The detainees on hunger strike in Moria camp, Lesvos, have not been accused or convicted of any crime. They have done nothing more than apply for asylum. Arbitrarily depriving applicants for international protection of their liberty is a systematic violation of fundamental human rights.

The Legal Centre Lesbos is concerned about the physical and mental health of the hunger strikers, especially given extreme summer heat. We stand in solidarity with them in their call for an end to the unlawful and inhumane practice of arbitrary detention.

Refugee “Voluntarily” Returned from Greece Severely Tortured Upon Arrival in Ethiopia

European policies of exclusion and xenophobia were in the media’s spotlight last year with the implementation of the EU-Turkey Statement, leaving families trapped at borders and in inhumane living conditions in border regions. With payments of handsome sums to Turkey to guard its borders and stop sea crossings, we no longer see the dramatic footage of thousands of people arriving on Europe’s shores and crossing borders in search of safety. Media fatigue has meant that most international press has left Lesvos and other hotspots, where inhumane living conditions persist. Europe has ‘succeeded’ in preventing most of those fleeing war, persecution, and extreme poverty from ever reaching Europe, and likewise has succeeded in keeping Europe’s disgraceful treatment of refugees and migrants (many of them fleeing NATO and the US’s imperialist policies in their home counties) far from scrutiny.

Even those who now arrive in Europe are being kept out of sight, housed in camps far away from urban centres. In a vigorous attempt to keep refugees and migrants out of Europe at any cost, policies are made to encourage the “voluntary return” of individuals kept waiting months for results in their applications for international protection. The International Organization of Migration (IOM) is involved in encouraging the ‘voluntary’ return of asylum seekers to their home countries “at the earliest possible stage” after arrival in the Greek islands1 and new policies further coerce asylum seekers to give up their right to appeal in exchange for assisted voluntary return with IOM.  Between January and March of 2017, 212 people on the Greek islands opted to withdraw their applications for international protection and return to their home countries.2

Mytiline, 3 April 2017, Protest of IOM policies of assisted voluntary return, limiting right to appeal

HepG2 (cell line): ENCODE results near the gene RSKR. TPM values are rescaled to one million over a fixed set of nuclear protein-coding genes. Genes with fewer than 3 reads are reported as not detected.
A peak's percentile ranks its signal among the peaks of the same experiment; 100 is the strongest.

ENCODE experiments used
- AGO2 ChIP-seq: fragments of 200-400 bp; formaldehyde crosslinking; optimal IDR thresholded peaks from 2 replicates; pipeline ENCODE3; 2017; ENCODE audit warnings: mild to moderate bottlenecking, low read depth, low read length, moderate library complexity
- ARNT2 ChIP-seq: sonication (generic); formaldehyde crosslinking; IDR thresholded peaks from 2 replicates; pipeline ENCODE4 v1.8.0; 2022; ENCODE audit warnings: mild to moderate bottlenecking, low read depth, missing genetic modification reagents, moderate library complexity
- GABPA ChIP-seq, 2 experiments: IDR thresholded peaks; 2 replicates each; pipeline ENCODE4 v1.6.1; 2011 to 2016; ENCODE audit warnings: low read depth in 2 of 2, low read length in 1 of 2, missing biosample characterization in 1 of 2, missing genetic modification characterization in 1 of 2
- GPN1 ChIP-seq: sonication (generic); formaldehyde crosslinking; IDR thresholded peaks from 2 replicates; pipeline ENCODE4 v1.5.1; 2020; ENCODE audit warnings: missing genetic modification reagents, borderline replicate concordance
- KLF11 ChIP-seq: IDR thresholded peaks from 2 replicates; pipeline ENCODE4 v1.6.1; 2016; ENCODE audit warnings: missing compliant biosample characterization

The results of these polices are tragic. One asylum seeker, Bilisumma*, was living in Moria Refugee Camp in Lesvos for six months, and was still waiting to submit his application for international protection.

Before he fled Ethiopia in 2016, Bilisumma was an active leader in the Oromo community. He was one of the founding members of GDSAO (an organization that promotes Oromo culture) in his high school, and he was active in the Oromo Liberation Front, fighting for Oromo rights and against exploitation of Oromo land and people by the Ethiopian government and multinational corporations. Bilisumma was arrested and tortured many times for his activism, and Bilisumma’s father, cousin, and countless friends were killed by the Ethiopian regime.

Because Bilisumma feared for his own life he fled to Europe in 2016. However, Europe did not provide Bilisumma the refuge that he should have been guaranteed by law. During the six months he was waiting to register his application for international protection, he did not have the right to work in Greece, the right to leave the island or to rent housing in Lesvos. Essentially he was detained in Moria Refugee Camp in a state of limbo. Undiscouraged by this uncertainty, he applied and was accepted to university in the United States, but because he was prohibited from leaving the island of Lesvos he was unable to access the U.S. Consulate to secure a visa. Without any guarantee of when his application for refugee status would be processed, Bilisumma made the difficult decision to return to Ethiopia through IOM’s voluntary return program, and attempt to get a visa from there, stating,

I’ve decided to go back to Ethiopia. I know I could be put in prison and be tortured, but I’m in a prison here and people are dying in this prison too.”